Help with cryptic UA723 powersupply schematic

Discussion in 'The Projects Forum' started by ChrisChemist116, Apr 6, 2010.

  1. ChrisChemist116

    Thread Starter Active Member

    Mar 13, 2009
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    Hi there:), after looking for several schematics to design a power supply which can fit to my needs i found the following model.

    The original file powersupply723_original.PNG has been taken from this site: http://electroschematics.com/210/adjustable-power-supply-0-30v-1a/comment-page-1/#comment-8359)

    I like it because it doesn't exhibit rare/ exotic or ludicrous to find components.

    However because the scanned image it has low resolution i have practically no any idea which nodes are in junction and which aren't.
    Could anyone on this forum give me a hand on this?:confused:

    I did my best on putting my questions in the schematic, be easy on me okay? (my question is on powersupply723_question.PNG)

    I dont know where did this schematic was taken from, but my intuition tells me that maybe comes from an old 300x Elektor magazine circuits compilation of summer circuits from the 80s-90s, maybe...but i am not sure.

    My current knowledge in electronics is just beginner, but i understand many people here has a diverse range-expertise in electronics, and i believe anyone out there could suggest me what to do to solve my problem.

    Thanks:rolleyes:
     
  2. bertus

    Administrator

    Apr 5, 2008
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  3. ChrisChemist116

    Thread Starter Active Member

    Mar 13, 2009
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    Okay i already knew that, but my question was refering on that circuit.

    I can't tell which ones are connected and which arent because the image it isn't clear. The dots in the powerline coming from the bottom of the diode bridge don't show the junction very well.:confused:

    Is there any suggestion or hint that can gave me a clue which nodes should be connected? i just dont want to invoke any accidental short circuit or meltdown the 723.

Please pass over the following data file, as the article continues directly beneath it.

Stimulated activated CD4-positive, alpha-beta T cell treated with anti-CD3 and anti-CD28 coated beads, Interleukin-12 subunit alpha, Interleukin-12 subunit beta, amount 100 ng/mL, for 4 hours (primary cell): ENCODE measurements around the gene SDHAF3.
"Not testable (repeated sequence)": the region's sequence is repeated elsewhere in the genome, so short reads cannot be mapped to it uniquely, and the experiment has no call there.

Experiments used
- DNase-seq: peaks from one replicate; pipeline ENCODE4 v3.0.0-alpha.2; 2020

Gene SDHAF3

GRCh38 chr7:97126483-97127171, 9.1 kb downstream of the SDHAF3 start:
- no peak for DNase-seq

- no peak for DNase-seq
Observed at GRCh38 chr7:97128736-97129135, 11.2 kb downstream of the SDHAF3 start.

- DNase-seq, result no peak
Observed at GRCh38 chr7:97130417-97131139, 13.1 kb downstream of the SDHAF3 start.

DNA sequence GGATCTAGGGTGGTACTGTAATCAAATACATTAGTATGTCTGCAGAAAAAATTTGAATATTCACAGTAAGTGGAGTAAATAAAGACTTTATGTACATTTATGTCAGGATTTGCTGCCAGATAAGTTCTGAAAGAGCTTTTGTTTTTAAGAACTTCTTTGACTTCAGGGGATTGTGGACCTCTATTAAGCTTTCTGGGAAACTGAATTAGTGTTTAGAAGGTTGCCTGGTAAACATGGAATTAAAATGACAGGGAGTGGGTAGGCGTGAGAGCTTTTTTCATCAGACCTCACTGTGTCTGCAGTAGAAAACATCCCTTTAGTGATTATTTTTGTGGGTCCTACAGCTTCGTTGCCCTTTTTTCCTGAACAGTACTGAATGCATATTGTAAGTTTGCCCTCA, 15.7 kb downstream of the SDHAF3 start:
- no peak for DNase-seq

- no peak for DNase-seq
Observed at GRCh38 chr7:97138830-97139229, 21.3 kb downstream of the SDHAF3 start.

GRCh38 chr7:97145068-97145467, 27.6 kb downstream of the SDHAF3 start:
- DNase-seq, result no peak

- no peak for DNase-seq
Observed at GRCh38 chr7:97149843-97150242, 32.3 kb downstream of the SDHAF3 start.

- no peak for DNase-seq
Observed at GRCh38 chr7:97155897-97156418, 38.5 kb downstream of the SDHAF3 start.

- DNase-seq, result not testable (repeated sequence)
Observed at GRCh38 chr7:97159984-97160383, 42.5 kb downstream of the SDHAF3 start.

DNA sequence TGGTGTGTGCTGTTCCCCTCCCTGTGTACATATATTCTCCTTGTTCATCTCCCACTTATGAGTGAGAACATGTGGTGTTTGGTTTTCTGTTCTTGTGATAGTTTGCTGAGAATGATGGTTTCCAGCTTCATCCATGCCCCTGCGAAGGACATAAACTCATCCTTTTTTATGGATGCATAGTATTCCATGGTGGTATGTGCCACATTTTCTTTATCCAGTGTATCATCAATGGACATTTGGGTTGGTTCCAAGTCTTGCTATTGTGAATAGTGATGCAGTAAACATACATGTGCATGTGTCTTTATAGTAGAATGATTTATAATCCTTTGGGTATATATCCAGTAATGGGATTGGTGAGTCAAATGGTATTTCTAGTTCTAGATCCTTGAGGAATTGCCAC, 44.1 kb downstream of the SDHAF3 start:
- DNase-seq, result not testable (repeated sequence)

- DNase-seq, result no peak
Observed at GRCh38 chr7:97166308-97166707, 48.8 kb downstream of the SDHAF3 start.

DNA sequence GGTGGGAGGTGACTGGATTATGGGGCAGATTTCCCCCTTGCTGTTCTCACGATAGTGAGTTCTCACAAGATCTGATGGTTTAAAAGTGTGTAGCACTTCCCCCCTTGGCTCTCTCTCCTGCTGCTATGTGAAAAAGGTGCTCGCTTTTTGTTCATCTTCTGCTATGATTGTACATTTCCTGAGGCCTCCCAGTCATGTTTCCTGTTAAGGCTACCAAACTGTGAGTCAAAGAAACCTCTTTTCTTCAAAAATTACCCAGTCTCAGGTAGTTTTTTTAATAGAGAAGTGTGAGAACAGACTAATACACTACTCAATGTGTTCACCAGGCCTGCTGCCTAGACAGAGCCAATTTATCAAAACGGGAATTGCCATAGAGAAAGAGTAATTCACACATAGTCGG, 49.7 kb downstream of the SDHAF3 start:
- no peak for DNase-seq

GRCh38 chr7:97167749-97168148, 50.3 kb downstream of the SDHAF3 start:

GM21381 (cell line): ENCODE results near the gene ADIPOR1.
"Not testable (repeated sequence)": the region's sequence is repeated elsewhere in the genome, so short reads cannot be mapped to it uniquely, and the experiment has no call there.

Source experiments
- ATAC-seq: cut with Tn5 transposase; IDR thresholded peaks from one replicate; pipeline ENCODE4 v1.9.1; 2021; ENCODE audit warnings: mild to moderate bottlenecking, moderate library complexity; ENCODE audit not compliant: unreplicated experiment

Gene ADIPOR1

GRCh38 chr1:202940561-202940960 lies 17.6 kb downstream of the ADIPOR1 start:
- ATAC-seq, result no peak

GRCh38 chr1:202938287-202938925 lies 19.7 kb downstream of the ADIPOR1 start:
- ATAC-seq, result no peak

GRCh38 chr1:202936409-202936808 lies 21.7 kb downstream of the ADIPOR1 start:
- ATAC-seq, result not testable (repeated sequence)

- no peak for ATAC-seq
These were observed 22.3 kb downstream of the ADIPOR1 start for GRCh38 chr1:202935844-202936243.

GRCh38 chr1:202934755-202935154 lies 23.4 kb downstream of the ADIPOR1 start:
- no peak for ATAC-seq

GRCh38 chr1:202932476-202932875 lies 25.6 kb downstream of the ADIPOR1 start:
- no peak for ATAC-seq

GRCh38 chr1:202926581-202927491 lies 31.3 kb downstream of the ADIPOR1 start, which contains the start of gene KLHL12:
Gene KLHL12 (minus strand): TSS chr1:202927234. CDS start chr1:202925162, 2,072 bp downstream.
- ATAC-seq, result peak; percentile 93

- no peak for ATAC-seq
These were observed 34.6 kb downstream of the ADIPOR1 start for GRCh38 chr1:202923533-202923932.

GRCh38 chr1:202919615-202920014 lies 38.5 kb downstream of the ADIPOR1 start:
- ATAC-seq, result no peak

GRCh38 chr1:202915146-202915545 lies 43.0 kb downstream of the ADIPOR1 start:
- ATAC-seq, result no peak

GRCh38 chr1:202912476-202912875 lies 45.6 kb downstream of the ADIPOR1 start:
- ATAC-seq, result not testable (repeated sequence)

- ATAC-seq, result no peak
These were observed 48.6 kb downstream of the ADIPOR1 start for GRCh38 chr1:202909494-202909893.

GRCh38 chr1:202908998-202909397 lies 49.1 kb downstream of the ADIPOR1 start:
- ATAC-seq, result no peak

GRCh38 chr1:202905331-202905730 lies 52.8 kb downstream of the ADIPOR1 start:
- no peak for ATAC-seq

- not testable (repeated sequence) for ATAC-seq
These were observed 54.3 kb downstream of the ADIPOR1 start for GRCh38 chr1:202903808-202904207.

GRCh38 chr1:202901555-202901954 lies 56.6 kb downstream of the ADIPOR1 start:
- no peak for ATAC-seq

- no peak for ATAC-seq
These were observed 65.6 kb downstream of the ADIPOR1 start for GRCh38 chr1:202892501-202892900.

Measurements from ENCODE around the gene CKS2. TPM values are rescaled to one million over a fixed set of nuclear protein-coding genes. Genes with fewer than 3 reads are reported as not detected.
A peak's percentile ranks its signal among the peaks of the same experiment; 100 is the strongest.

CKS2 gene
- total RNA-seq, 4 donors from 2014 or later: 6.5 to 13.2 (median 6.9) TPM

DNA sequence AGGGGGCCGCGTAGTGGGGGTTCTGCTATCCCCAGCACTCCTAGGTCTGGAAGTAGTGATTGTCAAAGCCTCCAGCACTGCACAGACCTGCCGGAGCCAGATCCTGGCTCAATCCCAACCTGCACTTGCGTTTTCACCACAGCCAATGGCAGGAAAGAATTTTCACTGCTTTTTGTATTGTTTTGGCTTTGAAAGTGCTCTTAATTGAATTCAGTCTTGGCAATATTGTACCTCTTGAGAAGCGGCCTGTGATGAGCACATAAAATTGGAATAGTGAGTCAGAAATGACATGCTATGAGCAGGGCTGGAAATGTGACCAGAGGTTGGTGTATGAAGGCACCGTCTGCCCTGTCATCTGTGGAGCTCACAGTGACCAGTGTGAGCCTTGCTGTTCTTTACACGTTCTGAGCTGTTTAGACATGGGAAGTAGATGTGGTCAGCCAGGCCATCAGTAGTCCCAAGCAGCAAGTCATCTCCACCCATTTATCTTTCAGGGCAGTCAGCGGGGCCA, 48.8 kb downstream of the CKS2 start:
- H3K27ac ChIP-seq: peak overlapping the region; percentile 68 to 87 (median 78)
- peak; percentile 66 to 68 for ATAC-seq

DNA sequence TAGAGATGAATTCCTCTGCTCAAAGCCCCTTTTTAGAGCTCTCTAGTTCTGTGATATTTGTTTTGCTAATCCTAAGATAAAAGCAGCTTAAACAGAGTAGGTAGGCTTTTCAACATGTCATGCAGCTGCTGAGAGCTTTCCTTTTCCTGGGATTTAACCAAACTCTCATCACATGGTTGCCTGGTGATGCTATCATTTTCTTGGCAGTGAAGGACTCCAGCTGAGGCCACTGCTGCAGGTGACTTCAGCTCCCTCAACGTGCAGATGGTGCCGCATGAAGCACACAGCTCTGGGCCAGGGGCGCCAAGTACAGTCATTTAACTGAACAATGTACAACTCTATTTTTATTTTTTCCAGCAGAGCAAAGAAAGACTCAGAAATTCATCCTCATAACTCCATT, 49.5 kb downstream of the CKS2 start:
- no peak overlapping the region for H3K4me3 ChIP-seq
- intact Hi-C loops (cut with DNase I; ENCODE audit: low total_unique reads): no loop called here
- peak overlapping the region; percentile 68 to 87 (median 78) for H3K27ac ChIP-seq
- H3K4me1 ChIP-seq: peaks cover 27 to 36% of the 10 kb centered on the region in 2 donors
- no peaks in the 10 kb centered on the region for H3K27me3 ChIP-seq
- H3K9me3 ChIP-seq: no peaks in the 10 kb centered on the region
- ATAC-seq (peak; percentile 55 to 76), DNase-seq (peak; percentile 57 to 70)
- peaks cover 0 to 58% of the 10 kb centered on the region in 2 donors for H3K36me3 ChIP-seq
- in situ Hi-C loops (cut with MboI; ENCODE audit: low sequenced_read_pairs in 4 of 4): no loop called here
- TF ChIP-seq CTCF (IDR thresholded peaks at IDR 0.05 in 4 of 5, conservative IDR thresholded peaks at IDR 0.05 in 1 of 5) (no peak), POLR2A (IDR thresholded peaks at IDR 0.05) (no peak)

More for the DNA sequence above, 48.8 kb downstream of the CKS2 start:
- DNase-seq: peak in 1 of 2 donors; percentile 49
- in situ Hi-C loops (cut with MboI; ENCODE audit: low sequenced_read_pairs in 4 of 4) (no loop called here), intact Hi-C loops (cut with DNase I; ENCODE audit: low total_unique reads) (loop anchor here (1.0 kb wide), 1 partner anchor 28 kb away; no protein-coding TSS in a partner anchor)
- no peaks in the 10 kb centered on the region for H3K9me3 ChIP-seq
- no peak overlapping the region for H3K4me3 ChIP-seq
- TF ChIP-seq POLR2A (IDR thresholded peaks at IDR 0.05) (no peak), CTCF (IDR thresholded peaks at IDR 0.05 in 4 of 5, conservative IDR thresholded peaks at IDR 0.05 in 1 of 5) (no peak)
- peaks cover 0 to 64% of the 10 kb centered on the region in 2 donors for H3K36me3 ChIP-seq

Thanks anyways :cool:
     
  4. SgtWookie

    Expert

    Jul 17, 2007
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    Have a look at the attached.

    Does that make more sense to you?
     
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  5. R!f@@

    AAC Fanatic!

    Apr 2, 2009
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    OK ! let me redraw it for u...give me a few minutes.
     
  6. R!f@@

    AAC Fanatic!

    Apr 2, 2009
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    Darn it..Sgt...:)
    U did the same thing.....who are u? :eek:
    I was about to do the same....
     
  7. SgtWookie

    Expert

    Jul 17, 2007
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    Iz dis U, Rifaa?

    [​IMG]
     
  8. R!f@@

    AAC Fanatic!

    Apr 2, 2009
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    OH MY GOD!!!
    I'm liking u already...u know..I haven't slept and it's morning with no breakfast and now I am on the floor laughing my ass off....

    Yup!! That's me :D
     
  9. R!f@@

    AAC Fanatic!

    Apr 2, 2009
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    GOD!! My stomach Hurts!!!
     
  10. ChrisChemist116

    Thread Starter Active Member

    Mar 13, 2009
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    Thanks Sarge:) for redrawing the circuit. It really shows things clearly.

    However i still have some questions...

    In the redrawn circuit it is shown the 2.2K resistor is connected in series with P1 10k potentiometer.

    However, do i understand that the cross section between these two doesn't imply there is conection with the two zeners on the left side?.
    What would happen if there is a conection?. Short circuit?.

    How about the 7 pinout (V-) coming from the 723. Does that mean that negative voltage comes from the output of the transformer passing through 1N4001 diode?

    It seems P2 (10k potentiometer) and R6 1K resistor are in series but not connected to the powerline in the bottom.

    Why is that? is it because makes a relative ground coming from the diode bridge?.

    Thanks:rolleyes:
     
  11. SgtWookie

    Expert

    Jul 17, 2007
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    Two wires cross, but there is no dot. That means that they are not connected. If they WERE connected, you would see a dot.